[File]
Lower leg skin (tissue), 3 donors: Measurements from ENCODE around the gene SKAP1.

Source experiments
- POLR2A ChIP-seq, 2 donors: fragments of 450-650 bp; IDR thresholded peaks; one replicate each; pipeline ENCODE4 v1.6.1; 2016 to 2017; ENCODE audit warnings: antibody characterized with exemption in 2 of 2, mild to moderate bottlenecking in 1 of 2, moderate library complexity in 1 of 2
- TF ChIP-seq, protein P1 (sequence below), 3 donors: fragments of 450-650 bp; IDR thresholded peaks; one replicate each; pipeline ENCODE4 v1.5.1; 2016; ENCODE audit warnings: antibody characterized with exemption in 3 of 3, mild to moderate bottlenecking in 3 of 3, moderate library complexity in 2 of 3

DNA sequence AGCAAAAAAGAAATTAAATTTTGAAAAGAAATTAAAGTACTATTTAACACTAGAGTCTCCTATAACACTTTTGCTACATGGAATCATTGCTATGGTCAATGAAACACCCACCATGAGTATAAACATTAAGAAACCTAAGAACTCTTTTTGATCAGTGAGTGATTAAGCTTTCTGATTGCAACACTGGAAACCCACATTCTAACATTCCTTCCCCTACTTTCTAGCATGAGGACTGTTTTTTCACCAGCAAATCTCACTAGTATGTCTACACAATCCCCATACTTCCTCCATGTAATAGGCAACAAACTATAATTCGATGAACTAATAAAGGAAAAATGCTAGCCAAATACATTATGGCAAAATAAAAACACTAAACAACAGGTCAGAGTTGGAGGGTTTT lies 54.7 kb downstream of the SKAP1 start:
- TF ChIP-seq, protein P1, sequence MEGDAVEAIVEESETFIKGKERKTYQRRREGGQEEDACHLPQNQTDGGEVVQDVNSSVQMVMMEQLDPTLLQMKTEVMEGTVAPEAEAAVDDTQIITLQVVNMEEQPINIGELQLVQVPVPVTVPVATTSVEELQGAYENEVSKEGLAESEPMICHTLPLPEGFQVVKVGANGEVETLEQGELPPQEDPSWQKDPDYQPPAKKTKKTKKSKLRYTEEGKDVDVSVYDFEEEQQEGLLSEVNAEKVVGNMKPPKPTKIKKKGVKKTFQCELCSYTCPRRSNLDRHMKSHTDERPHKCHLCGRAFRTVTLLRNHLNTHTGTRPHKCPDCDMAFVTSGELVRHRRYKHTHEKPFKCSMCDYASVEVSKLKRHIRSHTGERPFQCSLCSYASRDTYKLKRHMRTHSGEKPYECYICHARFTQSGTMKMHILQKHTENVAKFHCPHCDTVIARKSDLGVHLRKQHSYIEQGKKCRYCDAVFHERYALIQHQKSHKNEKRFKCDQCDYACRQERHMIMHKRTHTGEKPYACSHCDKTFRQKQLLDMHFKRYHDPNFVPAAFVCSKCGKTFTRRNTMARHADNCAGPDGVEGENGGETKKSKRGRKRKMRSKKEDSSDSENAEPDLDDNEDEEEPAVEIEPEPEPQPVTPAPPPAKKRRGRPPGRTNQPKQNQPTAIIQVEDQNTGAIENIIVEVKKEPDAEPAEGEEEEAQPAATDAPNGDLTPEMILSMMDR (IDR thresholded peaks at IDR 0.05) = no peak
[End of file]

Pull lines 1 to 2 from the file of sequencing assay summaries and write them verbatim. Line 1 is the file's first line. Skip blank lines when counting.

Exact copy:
Lower leg skin (tissue), 3 donors: Measurements from ENCODE around the gene SKAP1.

Source experiments